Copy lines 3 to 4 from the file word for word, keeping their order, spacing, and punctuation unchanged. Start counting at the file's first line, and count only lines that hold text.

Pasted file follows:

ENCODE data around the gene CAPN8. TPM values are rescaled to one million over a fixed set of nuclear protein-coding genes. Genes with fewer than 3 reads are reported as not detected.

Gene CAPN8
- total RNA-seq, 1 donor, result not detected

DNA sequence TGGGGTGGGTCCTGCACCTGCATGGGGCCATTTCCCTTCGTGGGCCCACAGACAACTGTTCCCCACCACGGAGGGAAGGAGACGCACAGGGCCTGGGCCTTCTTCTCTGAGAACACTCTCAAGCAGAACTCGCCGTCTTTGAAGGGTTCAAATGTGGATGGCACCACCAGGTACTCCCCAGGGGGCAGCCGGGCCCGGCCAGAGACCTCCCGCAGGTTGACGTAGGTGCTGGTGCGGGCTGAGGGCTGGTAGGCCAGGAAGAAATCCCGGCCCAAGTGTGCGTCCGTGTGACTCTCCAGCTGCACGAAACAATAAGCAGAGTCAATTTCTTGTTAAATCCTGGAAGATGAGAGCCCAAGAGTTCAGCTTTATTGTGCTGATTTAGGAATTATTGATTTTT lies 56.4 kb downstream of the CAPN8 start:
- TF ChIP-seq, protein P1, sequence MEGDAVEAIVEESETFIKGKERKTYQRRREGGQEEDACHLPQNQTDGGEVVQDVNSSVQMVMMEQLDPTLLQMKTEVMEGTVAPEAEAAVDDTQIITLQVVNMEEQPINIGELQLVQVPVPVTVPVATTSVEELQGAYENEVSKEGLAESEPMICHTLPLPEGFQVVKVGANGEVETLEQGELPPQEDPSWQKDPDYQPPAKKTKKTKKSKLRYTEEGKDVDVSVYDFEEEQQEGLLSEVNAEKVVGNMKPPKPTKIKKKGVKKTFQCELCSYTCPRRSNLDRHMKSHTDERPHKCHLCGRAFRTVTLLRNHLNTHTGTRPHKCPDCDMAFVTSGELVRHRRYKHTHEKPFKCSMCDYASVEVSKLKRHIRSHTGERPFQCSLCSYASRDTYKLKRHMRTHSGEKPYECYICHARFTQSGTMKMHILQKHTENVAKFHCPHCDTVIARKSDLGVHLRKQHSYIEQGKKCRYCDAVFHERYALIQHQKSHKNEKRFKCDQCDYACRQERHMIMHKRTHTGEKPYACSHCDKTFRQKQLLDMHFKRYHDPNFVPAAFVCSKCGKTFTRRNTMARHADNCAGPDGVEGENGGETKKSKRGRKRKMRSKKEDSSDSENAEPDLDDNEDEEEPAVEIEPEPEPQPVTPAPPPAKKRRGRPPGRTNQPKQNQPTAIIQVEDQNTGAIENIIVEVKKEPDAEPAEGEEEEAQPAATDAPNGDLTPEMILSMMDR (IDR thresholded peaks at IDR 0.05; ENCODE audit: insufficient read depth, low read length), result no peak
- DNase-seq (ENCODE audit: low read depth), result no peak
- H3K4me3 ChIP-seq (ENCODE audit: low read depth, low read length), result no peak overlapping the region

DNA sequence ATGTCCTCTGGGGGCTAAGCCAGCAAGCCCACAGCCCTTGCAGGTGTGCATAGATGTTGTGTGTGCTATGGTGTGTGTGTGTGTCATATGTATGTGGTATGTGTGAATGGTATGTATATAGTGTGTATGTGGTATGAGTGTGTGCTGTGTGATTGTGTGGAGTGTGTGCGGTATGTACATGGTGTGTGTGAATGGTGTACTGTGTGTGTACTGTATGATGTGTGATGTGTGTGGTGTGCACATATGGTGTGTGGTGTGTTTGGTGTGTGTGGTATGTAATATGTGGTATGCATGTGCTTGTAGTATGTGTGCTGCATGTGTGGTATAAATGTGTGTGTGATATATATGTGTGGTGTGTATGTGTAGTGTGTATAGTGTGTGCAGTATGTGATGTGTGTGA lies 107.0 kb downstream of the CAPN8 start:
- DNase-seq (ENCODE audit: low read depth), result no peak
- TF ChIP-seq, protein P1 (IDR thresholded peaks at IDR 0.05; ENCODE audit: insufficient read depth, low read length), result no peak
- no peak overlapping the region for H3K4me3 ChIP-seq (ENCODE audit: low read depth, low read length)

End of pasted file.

- total RNA-seq, 1 donor, result not detected

DNA sequence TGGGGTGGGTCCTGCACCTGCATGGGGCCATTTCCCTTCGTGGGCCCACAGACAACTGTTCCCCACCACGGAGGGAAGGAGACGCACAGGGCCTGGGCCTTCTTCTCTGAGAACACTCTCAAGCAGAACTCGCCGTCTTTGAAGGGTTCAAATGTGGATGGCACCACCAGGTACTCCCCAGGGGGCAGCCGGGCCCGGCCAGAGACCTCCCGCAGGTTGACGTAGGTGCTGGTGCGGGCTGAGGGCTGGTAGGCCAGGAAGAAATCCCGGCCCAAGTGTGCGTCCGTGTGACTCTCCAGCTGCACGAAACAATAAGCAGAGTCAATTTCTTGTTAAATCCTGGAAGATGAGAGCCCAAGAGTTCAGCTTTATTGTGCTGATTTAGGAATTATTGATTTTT lies 56.4 kb downstream of the CAPN8 start: